Thank you! English has always been my best subject and I read allot of news articles and such which I think really helps me to expand my vocabulary to vast proportions! ^.^
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Old 24-04-2014, 13:09   #15
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Re: What is Living Aboard Full Time Like?

I live aboard my boat, cost me $2k. $10k is a realistic budget for buyng a very small liveaboard. Twice that would be better. Half that, and you need to be in the right place at the right time with cash in hand. To do that, you got to start networking now. Get involved with local boaters, preferably sailboaters. Offer to crew for them or help out with maintenance just for the experience. If a local marina or club has races on Wednesday and Sunday, you can probably find a spot with somebody as "rail meat", sitting on the windward rail as human ballast. Then you learn to grind a winch and actually handle sails. When the skipper finally lets you take the wheel or tiller for a bit, you have arrived.

See if there is a Power Squadron near you... there are all kinds of courses you can take that will teach you a lot about rules and regulations and safety, in particular. Even powerboating classes have a lot of transferrable knowledge. A leak is a leak. A fire is a fire. etc.

A dinghy or day sailer could be an excellent introduction to sailing. You can always resell it later when you are ready to upgrade. No marina slip bill! Just park it in your driveway.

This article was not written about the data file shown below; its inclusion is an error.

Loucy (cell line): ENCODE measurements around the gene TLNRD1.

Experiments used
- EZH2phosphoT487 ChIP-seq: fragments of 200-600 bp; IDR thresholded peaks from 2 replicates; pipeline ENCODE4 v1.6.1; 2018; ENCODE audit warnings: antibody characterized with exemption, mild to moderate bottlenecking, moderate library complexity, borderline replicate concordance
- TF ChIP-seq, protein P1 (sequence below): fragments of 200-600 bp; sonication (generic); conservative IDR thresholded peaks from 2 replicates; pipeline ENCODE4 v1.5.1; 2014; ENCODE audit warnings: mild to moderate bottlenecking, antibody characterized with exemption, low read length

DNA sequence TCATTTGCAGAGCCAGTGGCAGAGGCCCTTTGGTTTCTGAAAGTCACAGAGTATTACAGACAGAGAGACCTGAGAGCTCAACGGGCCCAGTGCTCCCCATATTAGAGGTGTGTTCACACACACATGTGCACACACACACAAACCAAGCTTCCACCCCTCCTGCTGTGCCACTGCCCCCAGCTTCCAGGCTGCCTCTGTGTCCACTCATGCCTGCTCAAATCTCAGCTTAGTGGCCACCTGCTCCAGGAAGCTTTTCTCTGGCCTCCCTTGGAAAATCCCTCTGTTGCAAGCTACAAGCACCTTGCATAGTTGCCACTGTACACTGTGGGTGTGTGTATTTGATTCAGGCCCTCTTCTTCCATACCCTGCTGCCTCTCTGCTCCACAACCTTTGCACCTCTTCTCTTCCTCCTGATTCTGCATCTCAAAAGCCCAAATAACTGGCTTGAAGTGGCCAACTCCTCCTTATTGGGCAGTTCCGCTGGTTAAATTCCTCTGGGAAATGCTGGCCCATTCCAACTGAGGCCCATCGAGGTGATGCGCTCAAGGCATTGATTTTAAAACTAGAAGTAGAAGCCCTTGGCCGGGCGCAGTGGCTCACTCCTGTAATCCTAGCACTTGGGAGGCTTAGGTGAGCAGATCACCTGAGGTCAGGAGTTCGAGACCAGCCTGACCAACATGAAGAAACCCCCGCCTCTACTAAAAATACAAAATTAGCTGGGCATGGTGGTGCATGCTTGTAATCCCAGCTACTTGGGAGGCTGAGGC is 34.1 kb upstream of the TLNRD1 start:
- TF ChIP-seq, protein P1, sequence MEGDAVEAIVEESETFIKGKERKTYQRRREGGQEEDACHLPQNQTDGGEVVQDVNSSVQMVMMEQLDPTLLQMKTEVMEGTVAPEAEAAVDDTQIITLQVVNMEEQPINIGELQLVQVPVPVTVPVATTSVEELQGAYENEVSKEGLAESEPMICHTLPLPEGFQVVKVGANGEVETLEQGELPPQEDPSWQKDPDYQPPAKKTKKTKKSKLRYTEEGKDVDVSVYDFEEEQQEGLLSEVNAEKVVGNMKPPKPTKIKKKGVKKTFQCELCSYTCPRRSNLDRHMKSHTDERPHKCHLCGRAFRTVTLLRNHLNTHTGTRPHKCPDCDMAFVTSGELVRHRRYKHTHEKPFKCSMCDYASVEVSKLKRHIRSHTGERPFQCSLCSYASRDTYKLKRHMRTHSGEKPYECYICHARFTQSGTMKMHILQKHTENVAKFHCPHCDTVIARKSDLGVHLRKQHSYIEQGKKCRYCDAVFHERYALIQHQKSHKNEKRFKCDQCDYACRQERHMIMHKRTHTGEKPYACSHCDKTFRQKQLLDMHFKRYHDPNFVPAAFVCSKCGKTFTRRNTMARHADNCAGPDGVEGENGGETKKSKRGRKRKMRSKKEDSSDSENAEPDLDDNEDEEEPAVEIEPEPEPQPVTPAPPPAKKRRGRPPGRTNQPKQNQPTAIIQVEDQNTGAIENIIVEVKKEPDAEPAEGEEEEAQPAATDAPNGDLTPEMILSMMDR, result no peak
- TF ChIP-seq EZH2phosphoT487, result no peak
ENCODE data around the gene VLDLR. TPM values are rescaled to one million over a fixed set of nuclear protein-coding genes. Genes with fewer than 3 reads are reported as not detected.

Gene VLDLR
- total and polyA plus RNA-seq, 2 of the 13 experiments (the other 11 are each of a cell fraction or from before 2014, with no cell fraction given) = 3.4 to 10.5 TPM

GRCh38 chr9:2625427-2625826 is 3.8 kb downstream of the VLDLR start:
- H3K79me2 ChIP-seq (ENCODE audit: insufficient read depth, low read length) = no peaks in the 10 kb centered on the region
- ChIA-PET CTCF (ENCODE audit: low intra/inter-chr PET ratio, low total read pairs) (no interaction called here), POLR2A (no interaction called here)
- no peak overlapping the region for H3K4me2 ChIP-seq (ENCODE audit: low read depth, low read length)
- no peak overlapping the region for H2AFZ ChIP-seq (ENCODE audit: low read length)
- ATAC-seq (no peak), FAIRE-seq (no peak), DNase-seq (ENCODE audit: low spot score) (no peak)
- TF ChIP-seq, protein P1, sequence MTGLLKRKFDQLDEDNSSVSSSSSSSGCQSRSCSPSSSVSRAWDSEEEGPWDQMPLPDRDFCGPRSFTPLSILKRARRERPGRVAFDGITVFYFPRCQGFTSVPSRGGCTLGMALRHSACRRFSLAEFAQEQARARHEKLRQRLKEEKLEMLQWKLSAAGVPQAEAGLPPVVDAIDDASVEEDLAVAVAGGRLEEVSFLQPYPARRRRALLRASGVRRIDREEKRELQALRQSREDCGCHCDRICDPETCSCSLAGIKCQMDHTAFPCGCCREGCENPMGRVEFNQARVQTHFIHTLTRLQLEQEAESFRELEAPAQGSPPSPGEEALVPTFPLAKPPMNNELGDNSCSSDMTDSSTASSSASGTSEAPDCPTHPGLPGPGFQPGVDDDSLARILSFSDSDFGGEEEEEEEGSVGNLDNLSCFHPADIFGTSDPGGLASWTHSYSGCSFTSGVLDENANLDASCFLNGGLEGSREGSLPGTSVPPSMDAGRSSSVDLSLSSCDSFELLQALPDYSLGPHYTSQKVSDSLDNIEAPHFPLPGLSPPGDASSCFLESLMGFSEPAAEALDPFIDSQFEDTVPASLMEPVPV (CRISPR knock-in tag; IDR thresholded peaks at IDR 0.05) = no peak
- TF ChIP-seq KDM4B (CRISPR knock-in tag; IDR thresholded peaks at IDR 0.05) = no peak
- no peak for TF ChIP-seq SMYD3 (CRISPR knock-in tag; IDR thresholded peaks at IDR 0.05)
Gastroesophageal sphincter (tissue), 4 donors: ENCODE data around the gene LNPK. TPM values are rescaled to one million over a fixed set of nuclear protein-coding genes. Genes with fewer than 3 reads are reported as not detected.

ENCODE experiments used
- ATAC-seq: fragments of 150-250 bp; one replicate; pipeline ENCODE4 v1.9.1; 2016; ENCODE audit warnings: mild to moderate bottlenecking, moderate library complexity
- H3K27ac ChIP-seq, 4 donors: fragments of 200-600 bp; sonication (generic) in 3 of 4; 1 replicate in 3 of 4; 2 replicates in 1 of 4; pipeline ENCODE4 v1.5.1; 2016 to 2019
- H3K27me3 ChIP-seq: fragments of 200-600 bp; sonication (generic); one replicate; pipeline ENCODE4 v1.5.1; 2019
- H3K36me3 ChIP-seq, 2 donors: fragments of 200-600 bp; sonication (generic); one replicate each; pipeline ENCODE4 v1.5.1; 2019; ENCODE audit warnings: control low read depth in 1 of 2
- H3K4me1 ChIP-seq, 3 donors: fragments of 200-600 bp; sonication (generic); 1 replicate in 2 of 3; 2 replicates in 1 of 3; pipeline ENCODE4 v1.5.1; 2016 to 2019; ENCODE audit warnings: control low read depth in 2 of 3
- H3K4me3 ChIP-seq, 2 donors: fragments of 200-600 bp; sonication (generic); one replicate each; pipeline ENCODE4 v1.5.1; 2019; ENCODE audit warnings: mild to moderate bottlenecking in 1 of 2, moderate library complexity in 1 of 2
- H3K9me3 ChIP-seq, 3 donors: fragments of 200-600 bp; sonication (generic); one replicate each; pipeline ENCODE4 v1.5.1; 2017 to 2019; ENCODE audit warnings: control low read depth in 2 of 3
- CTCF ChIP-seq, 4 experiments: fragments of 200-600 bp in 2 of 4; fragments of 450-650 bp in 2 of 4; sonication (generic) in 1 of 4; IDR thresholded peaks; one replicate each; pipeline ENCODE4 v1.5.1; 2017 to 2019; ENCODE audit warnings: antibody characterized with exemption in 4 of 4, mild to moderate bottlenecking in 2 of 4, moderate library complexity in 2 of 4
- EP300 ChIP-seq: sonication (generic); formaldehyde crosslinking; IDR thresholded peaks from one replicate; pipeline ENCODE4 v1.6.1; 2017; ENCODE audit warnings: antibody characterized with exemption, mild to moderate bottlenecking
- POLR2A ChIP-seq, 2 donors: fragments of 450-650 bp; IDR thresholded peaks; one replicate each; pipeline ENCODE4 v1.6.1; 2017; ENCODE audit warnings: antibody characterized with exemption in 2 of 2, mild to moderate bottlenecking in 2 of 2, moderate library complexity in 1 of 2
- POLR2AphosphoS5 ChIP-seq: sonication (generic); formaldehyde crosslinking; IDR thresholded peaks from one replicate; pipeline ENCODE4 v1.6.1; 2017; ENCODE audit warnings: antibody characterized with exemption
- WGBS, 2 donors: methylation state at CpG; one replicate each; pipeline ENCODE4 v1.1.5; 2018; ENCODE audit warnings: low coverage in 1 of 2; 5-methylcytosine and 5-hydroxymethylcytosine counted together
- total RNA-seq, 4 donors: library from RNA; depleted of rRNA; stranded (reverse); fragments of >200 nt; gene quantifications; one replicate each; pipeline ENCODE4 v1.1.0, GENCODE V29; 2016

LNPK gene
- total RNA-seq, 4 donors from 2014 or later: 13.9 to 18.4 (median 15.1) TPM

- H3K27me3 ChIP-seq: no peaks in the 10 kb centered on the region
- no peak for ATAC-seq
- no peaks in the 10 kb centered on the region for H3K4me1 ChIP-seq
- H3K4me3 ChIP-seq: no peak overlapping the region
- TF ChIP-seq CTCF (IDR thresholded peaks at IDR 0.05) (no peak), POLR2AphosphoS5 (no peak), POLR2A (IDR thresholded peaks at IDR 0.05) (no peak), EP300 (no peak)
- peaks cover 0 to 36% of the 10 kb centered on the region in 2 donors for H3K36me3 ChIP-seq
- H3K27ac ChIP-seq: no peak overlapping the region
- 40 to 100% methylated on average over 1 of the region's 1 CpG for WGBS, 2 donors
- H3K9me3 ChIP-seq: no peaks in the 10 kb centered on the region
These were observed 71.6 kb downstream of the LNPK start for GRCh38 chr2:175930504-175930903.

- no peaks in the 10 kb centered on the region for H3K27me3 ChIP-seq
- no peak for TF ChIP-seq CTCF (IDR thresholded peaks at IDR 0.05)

WHEN BUYING YOUR FIRST LIVEABOARD, consider every aspect of living. You gotta go potty eventually. Are there pumpout facilities near where you will keep your boat? Does the boat have a proper head (sailorspeak for "toilet" and associated equipment) or are you stuck with using a portapotty? Is shore power available, and does the boat have a proper smart-charger for the batteries? Is the boat wired for shore power? Got GFCI breakers? (VERY IMPORTANT!!!!!!!!!) Water tank? Working water pump? Shower? Showers ashore? Heat? Okay, you got to sleep. Eat. Wash. Cook. "Go". Illuminate, for reading etc at night. Pump bilges. That's just for a "dock queen" that doesn't go anywhere. Sails, rigging, engine, fuel, those are other considerations above adn beyond simply living aboard. Make sure you have all the answers. Walk through the processes and make sure that a boat you want to buy meets your requirements.

One thing you will never have enough of is room. You will have to step outside just to change your mind, on any boat 30 feet or less. Can you get used to it? Not having stuff that you dont have room for? If there is any doubt, you need a trial run on someone else's boat.